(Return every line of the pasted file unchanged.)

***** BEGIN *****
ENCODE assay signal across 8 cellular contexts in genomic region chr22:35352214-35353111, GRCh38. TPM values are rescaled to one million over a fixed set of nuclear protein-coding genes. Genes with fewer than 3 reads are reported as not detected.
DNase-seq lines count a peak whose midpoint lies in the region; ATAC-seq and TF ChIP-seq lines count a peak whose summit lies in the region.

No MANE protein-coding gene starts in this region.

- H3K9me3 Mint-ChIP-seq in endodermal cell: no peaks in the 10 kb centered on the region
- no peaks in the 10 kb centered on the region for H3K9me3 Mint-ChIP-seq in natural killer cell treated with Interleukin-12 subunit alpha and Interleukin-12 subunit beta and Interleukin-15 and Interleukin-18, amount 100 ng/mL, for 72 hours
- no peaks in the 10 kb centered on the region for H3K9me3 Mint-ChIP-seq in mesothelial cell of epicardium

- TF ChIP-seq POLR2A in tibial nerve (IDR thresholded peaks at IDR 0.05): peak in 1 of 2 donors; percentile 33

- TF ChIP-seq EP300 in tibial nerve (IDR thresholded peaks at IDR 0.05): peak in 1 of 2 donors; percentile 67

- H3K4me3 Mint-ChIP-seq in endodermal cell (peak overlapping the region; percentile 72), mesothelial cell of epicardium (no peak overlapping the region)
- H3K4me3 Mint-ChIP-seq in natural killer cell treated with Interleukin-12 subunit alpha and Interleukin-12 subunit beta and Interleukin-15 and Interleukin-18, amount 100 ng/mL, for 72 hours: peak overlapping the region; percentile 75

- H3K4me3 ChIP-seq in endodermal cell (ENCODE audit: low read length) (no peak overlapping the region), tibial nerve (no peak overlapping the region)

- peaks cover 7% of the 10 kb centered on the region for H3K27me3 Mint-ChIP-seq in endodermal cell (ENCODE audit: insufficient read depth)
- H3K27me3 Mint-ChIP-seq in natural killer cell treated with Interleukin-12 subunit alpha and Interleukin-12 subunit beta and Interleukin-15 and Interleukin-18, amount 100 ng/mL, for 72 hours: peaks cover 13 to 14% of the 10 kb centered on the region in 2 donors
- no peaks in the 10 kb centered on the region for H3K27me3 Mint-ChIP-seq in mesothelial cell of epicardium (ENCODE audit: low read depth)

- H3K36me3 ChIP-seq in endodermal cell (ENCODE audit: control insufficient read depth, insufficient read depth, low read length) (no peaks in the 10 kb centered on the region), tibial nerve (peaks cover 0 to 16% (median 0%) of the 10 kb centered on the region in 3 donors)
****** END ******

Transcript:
ENCODE assay signal across 8 cellular contexts in genomic region chr22:35352214-35353111, GRCh38. TPM values are rescaled to one million over a fixed set of nuclear protein-coding genes. Genes with fewer than 3 reads are reported as not detected.
DNase-seq lines count a peak whose midpoint lies in the region; ATAC-seq and TF ChIP-seq lines count a peak whose summit lies in the region.

No MANE protein-coding gene starts in this region.

- H3K9me3 Mint-ChIP-seq in endodermal cell: no peaks in the 10 kb centered on the region
- no peaks in the 10 kb centered on the region for H3K9me3 Mint-ChIP-seq in natural killer cell treated with Interleukin-12 subunit alpha and Interleukin-12 subunit beta and Interleukin-15 and Interleukin-18, amount 100 ng/mL, for 72 hours
- no peaks in the 10 kb centered on the region for H3K9me3 Mint-ChIP-seq in mesothelial cell of epicardium

- TF ChIP-seq POLR2A in tibial nerve (IDR thresholded peaks at IDR 0.05): peak in 1 of 2 donors; percentile 33

- TF ChIP-seq EP300 in tibial nerve (IDR thresholded peaks at IDR 0.05): peak in 1 of 2 donors; percentile 67

- H3K4me3 Mint-ChIP-seq in endodermal cell (peak overlapping the region; percentile 72), mesothelial cell of epicardium (no peak overlapping the region)
- H3K4me3 Mint-ChIP-seq in natural killer cell treated with Interleukin-12 subunit alpha and Interleukin-12 subunit beta and Interleukin-15 and Interleukin-18, amount 100 ng/mL, for 72 hours: peak overlapping the region; percentile 75

- H3K4me3 ChIP-seq in endodermal cell (ENCODE audit: low read length) (no peak overlapping the region), tibial nerve (no peak overlapping the region)

- peaks cover 7% of the 10 kb centered on the region for H3K27me3 Mint-ChIP-seq in endodermal cell (ENCODE audit: insufficient read depth)
- H3K27me3 Mint-ChIP-seq in natural killer cell treated with Interleukin-12 subunit alpha and Interleukin-12 subunit beta and Interleukin-15 and Interleukin-18, amount 100 ng/mL, for 72 hours: peaks cover 13 to 14% of the 10 kb centered on the region in 2 donors
- no peaks in the 10 kb centered on the region for H3K27me3 Mint-ChIP-seq in mesothelial cell of epicardium (ENCODE audit: low read depth)

- H3K36me3 ChIP-seq in endodermal cell (ENCODE audit: control insufficient read depth, insufficient read depth, low read length) (no peaks in the 10 kb centered on the region), tibial nerve (peaks cover 0 to 16% (median 0%) of the 10 kb centered on the region in 3 donors)